There’s a famous scene in the movie Amadeus, a fictional account of the life and work of Mozart. The court musician, Salieri, is astounded at Mozart’s talent, but is befuddled by Mozart’s inability to live with any sort of decorum, respect, or integrity. When Salieri sees some sheet music that his rival has written, he goes into his room and declares himself an enemy of God. He is frustrated that God would give such talent, such ability, such grace, to a man whose character and behavior deny all that Salieri believed God stood for. It’s a poignant scene where Salieri burns his crucifix and renounces everything he believed in. It seems a little extreme for us—after all, is this just sour grapes and jealousy? It hardly seems worth it. But, this reflects something that each of us faces in life—we all have to question why God gives talent, and what it is we expect from God when we consider those we look up to.
Let me explain: if we invest ourselves in a personal “hero,” even if that hero is God Himself, we are liable to create some expectations. Maybe we turn a blind eye to things that are less than reputable—we all jumped on board the Great Home Run Chase didn’t we? Yet, we knew there was something suspicious going on. So, why did we turn a blind eye? We want to believe that our heroes are above reproach. The situation is quite different with God—there we often set up requirements that God fulfill certain obligations, whether or not God has agreed to these obligations is irrelevant to us. When God fails to do as we think He should, we then have an excuse to abandon Him or to reject Him. Both of these share a common trait, though. It is about expectations and assumptions we live with, and how we are willing to ignore anything that does not fit with our preconceived ideas of what the “hero” should do.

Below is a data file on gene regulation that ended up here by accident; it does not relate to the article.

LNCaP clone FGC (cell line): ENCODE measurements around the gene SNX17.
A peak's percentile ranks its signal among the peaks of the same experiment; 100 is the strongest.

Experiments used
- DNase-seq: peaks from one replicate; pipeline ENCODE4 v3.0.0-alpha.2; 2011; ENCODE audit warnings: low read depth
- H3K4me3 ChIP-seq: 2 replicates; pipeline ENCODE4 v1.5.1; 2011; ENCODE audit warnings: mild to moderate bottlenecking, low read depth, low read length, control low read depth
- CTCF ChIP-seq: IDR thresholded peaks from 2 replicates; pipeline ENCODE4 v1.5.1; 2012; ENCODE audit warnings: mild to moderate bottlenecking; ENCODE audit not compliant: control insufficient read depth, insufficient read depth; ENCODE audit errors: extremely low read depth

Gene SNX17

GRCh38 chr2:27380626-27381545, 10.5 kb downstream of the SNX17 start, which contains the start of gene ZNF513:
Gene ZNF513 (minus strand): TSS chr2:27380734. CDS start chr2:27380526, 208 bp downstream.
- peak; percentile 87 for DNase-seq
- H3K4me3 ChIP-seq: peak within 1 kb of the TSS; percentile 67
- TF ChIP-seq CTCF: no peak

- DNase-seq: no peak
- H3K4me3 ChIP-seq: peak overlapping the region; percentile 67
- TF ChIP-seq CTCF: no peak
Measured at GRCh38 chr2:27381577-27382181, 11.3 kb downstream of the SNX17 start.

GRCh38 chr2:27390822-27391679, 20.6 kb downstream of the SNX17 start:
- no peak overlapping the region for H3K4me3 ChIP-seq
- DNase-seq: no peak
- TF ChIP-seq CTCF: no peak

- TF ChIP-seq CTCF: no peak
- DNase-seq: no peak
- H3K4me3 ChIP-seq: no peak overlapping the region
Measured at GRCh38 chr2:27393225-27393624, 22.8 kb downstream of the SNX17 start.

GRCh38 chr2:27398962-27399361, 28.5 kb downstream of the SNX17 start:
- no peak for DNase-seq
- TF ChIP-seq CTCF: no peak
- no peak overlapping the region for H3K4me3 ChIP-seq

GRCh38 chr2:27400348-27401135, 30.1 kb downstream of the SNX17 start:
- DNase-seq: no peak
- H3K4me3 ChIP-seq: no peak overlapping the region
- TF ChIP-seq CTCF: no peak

With these sorts of expectations, our heroes can’t help but fail. Herein lays the problem: when we set up a hero, we do not acknowledge a real person. We have created an image of a person that is not consistent with any actual human being (or, with what God has actually promised). This is why I have a personal rule that I live by and encourage in my children: make sure your role model (or hero) is someone you actually know. Then you are forced to deal with the fact that they are not perfect. You see all the little ways in which they fail to climb up on the pedestal you have prepared for them. This is actually a better way for us to learn maturity and to develop as people. Because it turns out that we’re not perfect, either. Learning to mature and persevere in life means learning how to deal with relationships and responsibilities even after we’ve failed. We can’t learn that from a hero who has never done anything wrong (or at least that we acknowledge has done wrong). Let us become the sort of people who are comfortable saying as the apostle Paul did: I urge you then, be imitators of me (1 Corinthians 4:16). We wouldn’t say that because we believe we do no wrong, but we encourage someone to look to us so they can learn how to press on in the midst of difficulties. Maybe Salieri could have understood that God never promised to reward only the best people with the best gifts. Maybe we could have asked that our baseball players embody integrity. We would have had to acknowledge our own failures in that, but it would also keep us from ascending to the heights only to crash back to earth.